The following video of John Heilemann, Game Change co-author, appearing on the Colbert Report on Comedy Central is funny, but it also gives you a little info about how the authors collected and supposedly crossed checked info. It sounds convincing, and this is a funny note on which to finish this review.
The Colbert ReportMon - Thurs 11:30pm / 10:30c
John Heilemann
Colbert Report Full EpisodesPolitical HumorEconomy

I’m not sure who would like this book, but based upon the fact that you can barely find a place to buy a copy, evidently lots of people think they’ll like it! I think that you will too. I sure as heck did.

If you’ve read it, please give me your feedback – or even if you haven't, I've love to hear from you - this one is ripe for discussion!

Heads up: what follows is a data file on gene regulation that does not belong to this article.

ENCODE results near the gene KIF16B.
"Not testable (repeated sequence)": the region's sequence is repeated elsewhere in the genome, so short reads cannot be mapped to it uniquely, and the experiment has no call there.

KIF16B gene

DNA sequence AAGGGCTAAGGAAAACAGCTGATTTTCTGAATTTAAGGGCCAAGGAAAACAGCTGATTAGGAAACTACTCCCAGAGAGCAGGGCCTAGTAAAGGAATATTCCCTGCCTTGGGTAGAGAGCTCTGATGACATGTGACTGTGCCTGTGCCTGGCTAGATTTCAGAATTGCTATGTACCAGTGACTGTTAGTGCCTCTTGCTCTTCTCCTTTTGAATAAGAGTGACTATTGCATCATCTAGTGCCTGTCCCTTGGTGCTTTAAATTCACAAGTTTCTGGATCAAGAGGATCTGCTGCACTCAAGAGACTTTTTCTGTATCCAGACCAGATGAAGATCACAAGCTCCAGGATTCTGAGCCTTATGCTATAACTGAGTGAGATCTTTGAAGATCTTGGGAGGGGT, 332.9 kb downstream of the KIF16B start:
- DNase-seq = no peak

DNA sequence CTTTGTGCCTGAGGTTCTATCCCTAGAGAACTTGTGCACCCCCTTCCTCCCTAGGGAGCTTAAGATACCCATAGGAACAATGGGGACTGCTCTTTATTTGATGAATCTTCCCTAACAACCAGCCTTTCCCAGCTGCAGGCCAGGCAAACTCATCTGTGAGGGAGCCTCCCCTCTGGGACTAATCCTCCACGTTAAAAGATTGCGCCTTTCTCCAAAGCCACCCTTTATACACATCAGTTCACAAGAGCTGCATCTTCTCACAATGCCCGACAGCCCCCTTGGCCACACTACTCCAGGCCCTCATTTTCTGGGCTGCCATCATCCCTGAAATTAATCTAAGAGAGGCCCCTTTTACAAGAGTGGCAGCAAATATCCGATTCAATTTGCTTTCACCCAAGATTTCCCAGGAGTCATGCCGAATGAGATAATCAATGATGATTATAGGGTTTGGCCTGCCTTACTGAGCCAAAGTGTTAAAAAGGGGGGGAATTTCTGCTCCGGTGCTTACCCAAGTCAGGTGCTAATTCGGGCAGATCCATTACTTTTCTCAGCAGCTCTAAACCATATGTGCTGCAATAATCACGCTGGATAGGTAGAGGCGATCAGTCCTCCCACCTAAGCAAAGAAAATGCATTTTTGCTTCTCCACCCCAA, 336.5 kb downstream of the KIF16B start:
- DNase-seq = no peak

1. Fabulous review!!! Looks like lots of research went into this one. Loved John Colbert, but you're the bomb!! Thanks for this. Can't wait to get the book, IF I can find it! Deb

  2. Is it frightening that a comedian is our most reliable source for political news?

    Now that's a game changer. Interesting.

  3. Every source has a perspective, and sometimes an agenda. I think that you have to sift through it all and glean out the best truth you can. However, most seem to gravitate to the source that supports their own personal believe, which is a rather backwards, albeit interesting democratic system. These days things move so fast though, it seems the game is changed daily! Is it real or is it the "story" dejour! Thanks for your comment, Margaret. SueAnn

  4. I liked the review - and the comments. Now, of course, I will buy the book - every best seller has a long waiting list at the library and I want to read it NOW. Which leads to my next thought - you should get a commission for the books you review - or at least free books. Have you ever thought of giving your blog a commercial angle, as in sponsors, gifts for readers, etc. Many bloggers do that. Charlena

  5. I have thought about it Charlena - just not sure I'm there yet. Thanks for you comment.